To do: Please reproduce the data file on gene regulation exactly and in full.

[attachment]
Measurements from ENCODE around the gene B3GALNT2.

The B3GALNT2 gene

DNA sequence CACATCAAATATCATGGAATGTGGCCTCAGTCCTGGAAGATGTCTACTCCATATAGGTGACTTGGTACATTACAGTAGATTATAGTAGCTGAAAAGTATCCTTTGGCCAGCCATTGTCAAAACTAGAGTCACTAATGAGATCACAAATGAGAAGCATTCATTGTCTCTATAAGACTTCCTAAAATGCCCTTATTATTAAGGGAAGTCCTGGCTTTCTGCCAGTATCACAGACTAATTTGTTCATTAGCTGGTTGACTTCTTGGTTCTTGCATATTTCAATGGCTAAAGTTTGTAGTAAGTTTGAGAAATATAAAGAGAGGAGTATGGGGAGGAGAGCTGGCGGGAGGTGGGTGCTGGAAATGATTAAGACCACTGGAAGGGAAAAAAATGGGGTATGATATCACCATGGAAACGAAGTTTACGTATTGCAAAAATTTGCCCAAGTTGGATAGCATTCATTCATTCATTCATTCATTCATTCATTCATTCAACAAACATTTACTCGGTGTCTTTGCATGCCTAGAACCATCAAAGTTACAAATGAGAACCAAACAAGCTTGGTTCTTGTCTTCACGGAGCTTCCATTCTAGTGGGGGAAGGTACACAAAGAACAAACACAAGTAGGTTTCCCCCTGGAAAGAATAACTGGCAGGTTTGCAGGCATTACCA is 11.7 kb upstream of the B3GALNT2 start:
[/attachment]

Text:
Measurements from ENCODE around the gene B3GALNT2.

The B3GALNT2 gene

DNA sequence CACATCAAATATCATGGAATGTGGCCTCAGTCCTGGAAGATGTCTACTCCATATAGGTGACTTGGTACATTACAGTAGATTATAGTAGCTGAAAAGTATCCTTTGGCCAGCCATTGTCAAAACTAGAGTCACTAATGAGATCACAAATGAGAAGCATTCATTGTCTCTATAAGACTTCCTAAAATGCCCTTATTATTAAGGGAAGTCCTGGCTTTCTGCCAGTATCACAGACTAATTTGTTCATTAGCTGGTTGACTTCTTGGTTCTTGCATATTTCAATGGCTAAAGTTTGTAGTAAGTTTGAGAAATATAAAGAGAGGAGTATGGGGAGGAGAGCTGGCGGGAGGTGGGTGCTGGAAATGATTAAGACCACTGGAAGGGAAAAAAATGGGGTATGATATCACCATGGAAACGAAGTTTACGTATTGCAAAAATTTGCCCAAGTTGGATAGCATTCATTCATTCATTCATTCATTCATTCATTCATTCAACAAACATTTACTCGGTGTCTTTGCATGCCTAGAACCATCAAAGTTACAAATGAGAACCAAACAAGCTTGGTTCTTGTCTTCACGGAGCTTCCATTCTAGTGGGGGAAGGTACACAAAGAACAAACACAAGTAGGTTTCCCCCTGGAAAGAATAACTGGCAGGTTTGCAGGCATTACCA is 11.7 kb upstream of the B3GALNT2 start: